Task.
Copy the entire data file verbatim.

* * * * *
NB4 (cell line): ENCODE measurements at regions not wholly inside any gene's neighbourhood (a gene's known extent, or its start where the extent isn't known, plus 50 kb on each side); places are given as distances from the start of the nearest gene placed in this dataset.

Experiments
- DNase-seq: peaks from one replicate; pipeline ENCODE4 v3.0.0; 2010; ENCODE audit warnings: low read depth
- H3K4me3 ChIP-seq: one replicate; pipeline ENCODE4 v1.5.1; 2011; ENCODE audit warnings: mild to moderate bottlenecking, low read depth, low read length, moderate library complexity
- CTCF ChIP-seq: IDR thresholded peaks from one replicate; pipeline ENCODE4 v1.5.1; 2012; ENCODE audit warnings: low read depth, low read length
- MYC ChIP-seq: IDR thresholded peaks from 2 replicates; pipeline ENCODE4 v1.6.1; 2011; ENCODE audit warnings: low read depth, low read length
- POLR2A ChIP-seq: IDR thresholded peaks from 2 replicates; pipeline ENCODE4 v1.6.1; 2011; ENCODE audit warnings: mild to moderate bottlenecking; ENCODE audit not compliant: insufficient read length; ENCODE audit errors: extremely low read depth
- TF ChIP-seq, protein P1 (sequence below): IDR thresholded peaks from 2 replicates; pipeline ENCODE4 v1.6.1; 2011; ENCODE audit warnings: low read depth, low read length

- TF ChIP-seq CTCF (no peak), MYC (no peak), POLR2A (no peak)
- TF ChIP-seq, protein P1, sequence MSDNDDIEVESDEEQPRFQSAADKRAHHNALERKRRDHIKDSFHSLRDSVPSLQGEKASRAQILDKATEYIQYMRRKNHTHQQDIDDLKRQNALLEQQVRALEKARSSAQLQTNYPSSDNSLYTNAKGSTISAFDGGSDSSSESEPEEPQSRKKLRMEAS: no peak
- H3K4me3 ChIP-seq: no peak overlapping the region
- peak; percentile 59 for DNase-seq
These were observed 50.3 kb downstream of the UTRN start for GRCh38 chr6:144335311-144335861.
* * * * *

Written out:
NB4 (cell line): ENCODE measurements at regions not wholly inside any gene's neighbourhood (a gene's known extent, or its start where the extent isn't known, plus 50 kb on each side); places are given as distances from the start of the nearest gene placed in this dataset.

Experiments
- DNase-seq: peaks from one replicate; pipeline ENCODE4 v3.0.0; 2010; ENCODE audit warnings: low read depth
- H3K4me3 ChIP-seq: one replicate; pipeline ENCODE4 v1.5.1; 2011; ENCODE audit warnings: mild to moderate bottlenecking, low read depth, low read length, moderate library complexity
- CTCF ChIP-seq: IDR thresholded peaks from one replicate; pipeline ENCODE4 v1.5.1; 2012; ENCODE audit warnings: low read depth, low read length
- MYC ChIP-seq: IDR thresholded peaks from 2 replicates; pipeline ENCODE4 v1.6.1; 2011; ENCODE audit warnings: low read depth, low read length
- POLR2A ChIP-seq: IDR thresholded peaks from 2 replicates; pipeline ENCODE4 v1.6.1; 2011; ENCODE audit warnings: mild to moderate bottlenecking; ENCODE audit not compliant: insufficient read length; ENCODE audit errors: extremely low read depth
- TF ChIP-seq, protein P1 (sequence below): IDR thresholded peaks from 2 replicates; pipeline ENCODE4 v1.6.1; 2011; ENCODE audit warnings: low read depth, low read length

- TF ChIP-seq CTCF (no peak), MYC (no peak), POLR2A (no peak)
- TF ChIP-seq, protein P1, sequence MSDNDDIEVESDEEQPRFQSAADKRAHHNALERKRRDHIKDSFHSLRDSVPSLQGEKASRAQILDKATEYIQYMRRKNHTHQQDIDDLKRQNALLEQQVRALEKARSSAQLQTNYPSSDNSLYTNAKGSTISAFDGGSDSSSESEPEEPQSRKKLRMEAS: no peak
- H3K4me3 ChIP-seq: no peak overlapping the region
- peak; percentile 59 for DNase-seq
These were observed 50.3 kb downstream of the UTRN start for GRCh38 chr6:144335311-144335861.